Traffic-related air pollution (TRAP) has shown enormous environmental toxicity, but its cardiorespiratory health impact on chronic obstructive pulmonary disease (COPD) has been less studied. We followed a panel of 45 COPD patients with 4 repeated clinical visits across 14 months in a traffic-predominated urban area of Beijing, China, with concurrent measurements of TRAP metrics (fine particulate matter, black carbon, oxides of nitrogen and carbon monoxide). Linear mixed-effect models were performed to evaluate the associations and potential pathways linking traffic pollution to indicators of spirometry, cardiac injury, inflammation and oxidative stress. We observed that interquartile range increases in moving averages of TRAP exposures at prior up to 7 days were associated with significant reductions in large and small airway functions, namely decreases in forced vital capacity of 3.1-9.3% and forced expiratory flow 25-75% of 5.9-16.4%. Higher TRAP levels were also associated with worsening of biomarkers relevant to lung injury (hepatocyte growth factor and surfactant protein D) and cardiac injury (high-sensitivity cardiac troponin I, B-type natriuretic peptide and soluble ST2), as well as enhanced airway/systemic inflammation and oxidative stress. Mediation analyses showed that TRAP exposures may prompt cardiac injury, possibly via worsening pulmonary pathophysiology. These findings highlight the importance of traffic pollution control priority in urban areas.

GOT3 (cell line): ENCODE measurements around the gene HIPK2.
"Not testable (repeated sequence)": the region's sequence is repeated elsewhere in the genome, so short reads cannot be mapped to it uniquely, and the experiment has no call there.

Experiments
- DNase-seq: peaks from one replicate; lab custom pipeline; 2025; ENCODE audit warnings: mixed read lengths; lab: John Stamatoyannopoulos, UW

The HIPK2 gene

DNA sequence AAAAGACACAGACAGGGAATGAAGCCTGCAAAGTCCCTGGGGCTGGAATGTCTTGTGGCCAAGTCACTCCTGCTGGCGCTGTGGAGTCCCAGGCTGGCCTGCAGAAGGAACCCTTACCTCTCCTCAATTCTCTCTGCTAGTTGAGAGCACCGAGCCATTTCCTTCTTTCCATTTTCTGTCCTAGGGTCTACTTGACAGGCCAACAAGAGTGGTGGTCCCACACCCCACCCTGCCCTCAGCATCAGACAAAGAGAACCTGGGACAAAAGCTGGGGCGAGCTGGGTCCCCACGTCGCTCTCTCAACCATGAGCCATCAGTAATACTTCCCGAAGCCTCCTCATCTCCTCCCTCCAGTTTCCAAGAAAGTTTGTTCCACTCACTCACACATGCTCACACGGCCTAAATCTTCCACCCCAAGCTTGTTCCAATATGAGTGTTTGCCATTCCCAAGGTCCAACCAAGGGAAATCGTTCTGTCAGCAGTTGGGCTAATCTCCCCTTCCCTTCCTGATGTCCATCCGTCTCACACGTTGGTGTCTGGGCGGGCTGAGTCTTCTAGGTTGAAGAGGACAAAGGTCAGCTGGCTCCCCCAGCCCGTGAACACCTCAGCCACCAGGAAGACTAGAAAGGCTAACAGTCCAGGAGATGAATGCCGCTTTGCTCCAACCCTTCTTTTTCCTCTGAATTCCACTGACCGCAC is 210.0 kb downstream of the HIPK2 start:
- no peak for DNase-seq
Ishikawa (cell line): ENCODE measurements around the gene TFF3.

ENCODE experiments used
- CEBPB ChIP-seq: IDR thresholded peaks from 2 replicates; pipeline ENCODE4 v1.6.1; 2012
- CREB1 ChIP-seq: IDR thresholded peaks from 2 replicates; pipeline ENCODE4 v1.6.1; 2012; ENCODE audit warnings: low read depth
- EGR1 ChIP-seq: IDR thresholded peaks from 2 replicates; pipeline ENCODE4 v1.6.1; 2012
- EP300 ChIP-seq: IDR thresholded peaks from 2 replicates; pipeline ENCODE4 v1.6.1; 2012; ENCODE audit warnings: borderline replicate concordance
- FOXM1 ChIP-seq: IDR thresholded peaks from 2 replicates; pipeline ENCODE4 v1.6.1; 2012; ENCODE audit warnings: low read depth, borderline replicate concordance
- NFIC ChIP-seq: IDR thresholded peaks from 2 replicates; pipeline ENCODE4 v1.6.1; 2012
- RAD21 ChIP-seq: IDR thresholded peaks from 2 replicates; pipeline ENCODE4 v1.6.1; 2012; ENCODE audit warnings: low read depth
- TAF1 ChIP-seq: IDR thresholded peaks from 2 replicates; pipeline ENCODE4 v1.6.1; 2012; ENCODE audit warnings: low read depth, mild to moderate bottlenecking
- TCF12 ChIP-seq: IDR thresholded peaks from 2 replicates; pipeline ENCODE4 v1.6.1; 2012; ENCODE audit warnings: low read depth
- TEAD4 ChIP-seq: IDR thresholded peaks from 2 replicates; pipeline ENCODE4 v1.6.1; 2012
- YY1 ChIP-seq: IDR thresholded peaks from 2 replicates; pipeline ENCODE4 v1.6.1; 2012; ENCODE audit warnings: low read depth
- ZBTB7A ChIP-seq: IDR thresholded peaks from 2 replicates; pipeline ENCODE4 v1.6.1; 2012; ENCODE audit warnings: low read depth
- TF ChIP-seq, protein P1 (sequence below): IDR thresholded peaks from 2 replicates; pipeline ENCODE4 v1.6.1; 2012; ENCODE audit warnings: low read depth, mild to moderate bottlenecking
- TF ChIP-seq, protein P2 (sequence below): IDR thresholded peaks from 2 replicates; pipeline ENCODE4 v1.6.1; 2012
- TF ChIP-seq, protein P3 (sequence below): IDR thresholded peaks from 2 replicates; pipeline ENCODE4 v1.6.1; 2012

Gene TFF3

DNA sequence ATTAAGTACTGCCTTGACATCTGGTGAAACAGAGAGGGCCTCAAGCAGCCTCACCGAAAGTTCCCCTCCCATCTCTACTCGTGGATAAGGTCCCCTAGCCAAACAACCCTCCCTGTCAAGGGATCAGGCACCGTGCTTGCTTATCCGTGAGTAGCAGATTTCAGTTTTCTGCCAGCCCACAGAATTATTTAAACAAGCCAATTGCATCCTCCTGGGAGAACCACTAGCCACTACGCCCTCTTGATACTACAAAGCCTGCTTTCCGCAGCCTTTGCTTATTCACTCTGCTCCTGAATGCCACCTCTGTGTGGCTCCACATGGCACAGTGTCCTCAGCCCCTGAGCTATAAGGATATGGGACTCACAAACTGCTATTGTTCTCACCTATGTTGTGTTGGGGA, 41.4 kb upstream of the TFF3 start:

Authors: Tong Wang, Hongbing Xu, Yutong Zhu, Xiaoyan Sun, Jie Chen, Beibei Liu, Qian Zhao, Yi Zhang, Lingyan Liu, Jiakun Fang, Yunfei Xie, Shuo Liu, Rongshan Wu, Xiaoming Song, Bei He, Wei Huang
; Full Source: Journal of hazardous materials 2021 Oct 9;424(Pt B):127463. doi: 10.1016/j.jhazmat.2021.127463.